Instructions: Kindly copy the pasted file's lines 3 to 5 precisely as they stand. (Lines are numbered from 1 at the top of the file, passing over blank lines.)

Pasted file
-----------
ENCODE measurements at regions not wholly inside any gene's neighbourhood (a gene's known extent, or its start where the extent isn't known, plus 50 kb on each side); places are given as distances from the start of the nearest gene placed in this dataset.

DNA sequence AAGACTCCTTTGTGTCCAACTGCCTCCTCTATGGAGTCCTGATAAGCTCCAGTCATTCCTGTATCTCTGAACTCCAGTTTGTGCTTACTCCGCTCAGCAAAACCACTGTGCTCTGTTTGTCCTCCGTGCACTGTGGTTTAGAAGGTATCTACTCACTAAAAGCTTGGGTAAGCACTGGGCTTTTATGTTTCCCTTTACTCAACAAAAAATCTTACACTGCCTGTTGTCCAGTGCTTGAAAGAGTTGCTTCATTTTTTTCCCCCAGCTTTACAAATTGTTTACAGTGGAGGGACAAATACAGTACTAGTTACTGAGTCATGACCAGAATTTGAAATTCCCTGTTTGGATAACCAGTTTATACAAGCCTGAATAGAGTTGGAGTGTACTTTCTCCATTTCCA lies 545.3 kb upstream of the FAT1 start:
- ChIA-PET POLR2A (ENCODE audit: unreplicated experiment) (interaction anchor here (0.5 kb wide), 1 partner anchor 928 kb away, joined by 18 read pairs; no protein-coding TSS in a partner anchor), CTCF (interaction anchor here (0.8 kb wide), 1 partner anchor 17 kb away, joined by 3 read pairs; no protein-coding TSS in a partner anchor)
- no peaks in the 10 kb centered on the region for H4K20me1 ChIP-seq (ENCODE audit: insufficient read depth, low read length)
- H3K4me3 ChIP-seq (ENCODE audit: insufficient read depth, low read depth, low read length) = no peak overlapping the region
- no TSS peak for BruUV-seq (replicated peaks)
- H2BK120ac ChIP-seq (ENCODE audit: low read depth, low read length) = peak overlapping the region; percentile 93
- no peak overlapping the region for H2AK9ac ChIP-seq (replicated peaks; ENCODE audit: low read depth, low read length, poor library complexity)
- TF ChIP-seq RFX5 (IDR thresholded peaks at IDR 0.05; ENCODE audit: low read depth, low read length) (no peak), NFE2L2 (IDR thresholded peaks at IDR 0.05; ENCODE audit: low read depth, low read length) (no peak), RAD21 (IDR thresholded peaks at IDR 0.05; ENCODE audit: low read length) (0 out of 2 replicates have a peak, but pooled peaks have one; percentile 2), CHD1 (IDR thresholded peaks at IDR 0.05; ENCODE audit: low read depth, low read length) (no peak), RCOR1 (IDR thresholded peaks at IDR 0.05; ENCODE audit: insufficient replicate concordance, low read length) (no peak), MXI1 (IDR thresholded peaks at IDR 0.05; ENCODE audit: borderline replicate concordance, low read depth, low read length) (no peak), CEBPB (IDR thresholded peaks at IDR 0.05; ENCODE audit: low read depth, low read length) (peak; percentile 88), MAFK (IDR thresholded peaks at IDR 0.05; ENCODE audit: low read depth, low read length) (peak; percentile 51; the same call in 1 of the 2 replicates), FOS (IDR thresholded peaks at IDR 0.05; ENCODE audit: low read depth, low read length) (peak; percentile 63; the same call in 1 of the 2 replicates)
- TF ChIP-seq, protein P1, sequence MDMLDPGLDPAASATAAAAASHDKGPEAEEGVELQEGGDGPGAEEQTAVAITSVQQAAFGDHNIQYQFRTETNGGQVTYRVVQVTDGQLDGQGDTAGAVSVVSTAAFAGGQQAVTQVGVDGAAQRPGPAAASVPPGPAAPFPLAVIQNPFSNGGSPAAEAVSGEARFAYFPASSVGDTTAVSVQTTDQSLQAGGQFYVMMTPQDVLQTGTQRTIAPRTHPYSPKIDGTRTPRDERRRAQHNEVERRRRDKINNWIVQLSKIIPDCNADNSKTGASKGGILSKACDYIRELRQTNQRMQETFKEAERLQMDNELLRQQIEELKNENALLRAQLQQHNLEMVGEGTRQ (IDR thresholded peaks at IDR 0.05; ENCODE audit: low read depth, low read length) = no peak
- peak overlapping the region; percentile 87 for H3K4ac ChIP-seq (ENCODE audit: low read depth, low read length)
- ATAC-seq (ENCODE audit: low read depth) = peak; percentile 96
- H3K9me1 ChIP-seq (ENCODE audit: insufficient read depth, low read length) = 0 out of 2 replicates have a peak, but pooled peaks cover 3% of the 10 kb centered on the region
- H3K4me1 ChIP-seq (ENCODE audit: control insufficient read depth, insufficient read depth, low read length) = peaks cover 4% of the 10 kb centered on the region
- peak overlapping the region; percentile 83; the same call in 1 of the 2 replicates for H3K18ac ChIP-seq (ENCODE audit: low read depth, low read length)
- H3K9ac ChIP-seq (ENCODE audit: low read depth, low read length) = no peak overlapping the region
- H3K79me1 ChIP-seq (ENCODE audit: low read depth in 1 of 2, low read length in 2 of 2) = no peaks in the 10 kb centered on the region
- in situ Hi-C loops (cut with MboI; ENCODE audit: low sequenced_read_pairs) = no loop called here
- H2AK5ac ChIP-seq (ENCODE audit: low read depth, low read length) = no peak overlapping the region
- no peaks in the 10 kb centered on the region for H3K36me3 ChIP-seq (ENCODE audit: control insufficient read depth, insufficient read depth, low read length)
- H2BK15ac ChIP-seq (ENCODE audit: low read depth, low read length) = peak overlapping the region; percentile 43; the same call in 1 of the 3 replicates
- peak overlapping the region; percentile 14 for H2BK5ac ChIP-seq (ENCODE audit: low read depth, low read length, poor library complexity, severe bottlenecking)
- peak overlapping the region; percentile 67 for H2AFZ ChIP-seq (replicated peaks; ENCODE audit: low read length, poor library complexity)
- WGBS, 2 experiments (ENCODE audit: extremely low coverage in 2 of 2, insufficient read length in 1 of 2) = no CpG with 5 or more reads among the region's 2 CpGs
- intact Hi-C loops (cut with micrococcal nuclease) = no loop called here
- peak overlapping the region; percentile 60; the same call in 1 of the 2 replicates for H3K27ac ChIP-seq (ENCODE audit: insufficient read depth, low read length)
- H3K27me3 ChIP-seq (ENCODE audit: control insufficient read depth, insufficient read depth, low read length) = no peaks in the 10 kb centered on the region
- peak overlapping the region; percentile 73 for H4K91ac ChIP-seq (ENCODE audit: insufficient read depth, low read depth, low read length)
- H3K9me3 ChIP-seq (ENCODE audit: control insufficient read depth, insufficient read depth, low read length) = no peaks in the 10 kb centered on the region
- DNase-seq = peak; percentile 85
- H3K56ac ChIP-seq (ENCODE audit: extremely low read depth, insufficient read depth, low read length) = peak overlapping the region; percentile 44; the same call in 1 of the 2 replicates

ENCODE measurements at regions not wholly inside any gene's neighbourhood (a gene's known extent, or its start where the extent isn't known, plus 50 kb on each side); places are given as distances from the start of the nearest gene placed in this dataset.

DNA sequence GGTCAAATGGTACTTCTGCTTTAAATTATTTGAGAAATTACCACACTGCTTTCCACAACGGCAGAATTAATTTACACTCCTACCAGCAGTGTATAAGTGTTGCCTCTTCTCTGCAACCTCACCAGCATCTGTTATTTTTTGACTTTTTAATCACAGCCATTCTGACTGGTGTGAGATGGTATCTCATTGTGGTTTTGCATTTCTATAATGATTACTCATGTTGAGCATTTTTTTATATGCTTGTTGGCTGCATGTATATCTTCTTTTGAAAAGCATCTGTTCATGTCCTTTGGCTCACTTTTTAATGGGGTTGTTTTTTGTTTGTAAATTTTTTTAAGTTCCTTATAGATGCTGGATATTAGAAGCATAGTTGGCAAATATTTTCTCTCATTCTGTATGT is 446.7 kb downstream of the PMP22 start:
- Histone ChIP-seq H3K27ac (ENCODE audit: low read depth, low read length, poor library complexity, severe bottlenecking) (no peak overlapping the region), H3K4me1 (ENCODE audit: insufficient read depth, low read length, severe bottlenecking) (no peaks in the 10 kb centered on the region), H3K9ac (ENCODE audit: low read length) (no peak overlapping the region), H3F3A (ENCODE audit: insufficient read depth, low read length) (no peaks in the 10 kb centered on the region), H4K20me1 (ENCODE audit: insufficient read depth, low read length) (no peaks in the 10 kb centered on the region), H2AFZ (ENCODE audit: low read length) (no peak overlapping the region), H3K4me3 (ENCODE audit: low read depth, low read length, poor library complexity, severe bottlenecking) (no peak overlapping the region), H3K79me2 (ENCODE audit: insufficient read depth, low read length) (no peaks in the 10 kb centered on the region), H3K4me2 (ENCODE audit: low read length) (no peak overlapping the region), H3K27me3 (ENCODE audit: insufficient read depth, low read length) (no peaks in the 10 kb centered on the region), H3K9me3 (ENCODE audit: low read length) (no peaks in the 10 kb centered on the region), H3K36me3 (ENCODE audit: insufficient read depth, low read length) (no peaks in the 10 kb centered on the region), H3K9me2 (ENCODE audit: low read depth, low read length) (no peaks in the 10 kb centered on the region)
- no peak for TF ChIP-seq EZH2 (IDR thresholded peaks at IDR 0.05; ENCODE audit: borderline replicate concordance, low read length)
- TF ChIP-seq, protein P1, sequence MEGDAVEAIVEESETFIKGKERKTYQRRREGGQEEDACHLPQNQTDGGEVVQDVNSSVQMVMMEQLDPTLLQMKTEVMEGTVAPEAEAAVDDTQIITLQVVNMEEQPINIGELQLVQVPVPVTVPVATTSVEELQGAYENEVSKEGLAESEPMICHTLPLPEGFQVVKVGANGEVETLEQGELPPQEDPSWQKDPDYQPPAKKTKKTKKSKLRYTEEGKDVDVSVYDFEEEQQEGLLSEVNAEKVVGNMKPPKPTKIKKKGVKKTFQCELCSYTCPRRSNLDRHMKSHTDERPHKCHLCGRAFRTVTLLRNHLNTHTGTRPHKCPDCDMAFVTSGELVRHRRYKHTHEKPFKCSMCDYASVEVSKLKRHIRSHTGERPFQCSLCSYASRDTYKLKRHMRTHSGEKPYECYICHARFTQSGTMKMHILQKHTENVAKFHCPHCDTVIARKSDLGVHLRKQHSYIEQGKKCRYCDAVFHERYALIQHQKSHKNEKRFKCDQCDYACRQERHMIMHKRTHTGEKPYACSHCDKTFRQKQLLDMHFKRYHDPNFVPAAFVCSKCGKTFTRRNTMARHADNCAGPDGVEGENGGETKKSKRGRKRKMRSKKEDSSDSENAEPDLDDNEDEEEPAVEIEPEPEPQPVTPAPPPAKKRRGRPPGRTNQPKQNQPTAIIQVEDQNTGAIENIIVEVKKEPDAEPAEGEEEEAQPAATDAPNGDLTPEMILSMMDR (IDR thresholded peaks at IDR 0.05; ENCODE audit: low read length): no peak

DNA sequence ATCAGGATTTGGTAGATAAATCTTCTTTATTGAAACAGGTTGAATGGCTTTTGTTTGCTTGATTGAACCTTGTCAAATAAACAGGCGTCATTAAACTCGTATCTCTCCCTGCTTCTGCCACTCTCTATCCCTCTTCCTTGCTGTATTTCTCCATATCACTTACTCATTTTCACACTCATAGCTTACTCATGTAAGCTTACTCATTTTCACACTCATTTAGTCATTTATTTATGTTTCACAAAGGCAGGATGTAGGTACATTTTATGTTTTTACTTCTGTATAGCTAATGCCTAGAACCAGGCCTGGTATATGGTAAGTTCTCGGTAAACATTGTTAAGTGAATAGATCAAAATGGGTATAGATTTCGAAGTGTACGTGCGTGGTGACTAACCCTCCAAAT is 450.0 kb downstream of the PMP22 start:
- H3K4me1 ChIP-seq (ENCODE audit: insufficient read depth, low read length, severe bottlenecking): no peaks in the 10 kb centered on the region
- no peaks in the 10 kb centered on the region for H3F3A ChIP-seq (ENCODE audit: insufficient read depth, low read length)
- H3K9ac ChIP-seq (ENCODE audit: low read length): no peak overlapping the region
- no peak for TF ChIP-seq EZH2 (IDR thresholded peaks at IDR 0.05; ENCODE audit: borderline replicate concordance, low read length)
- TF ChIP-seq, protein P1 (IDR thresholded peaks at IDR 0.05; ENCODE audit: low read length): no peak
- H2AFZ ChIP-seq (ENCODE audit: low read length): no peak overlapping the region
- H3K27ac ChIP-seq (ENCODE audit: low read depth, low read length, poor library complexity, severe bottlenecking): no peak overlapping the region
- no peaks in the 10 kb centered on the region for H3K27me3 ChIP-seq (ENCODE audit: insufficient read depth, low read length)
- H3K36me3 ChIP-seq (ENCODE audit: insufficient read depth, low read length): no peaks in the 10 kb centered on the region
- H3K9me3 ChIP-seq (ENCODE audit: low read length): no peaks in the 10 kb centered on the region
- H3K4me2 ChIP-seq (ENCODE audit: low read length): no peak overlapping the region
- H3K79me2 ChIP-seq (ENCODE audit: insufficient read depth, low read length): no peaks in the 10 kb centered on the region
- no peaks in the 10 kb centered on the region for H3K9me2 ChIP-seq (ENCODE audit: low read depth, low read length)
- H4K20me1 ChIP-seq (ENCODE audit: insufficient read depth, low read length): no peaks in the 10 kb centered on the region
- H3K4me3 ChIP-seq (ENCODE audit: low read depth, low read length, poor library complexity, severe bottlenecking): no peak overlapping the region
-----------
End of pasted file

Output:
- ChIA-PET POLR2A (ENCODE audit: unreplicated experiment) (interaction anchor here (0.5 kb wide), 1 partner anchor 928 kb away, joined by 18 read pairs; no protein-coding TSS in a partner anchor), CTCF (interaction anchor here (0.8 kb wide), 1 partner anchor 17 kb away, joined by 3 read pairs; no protein-coding TSS in a partner anchor)
- no peaks in the 10 kb centered on the region for H4K20me1 ChIP-seq (ENCODE audit: insufficient read depth, low read length)
- H3K4me3 ChIP-seq (ENCODE audit: insufficient read depth, low read depth, low read length) = no peak overlapping the region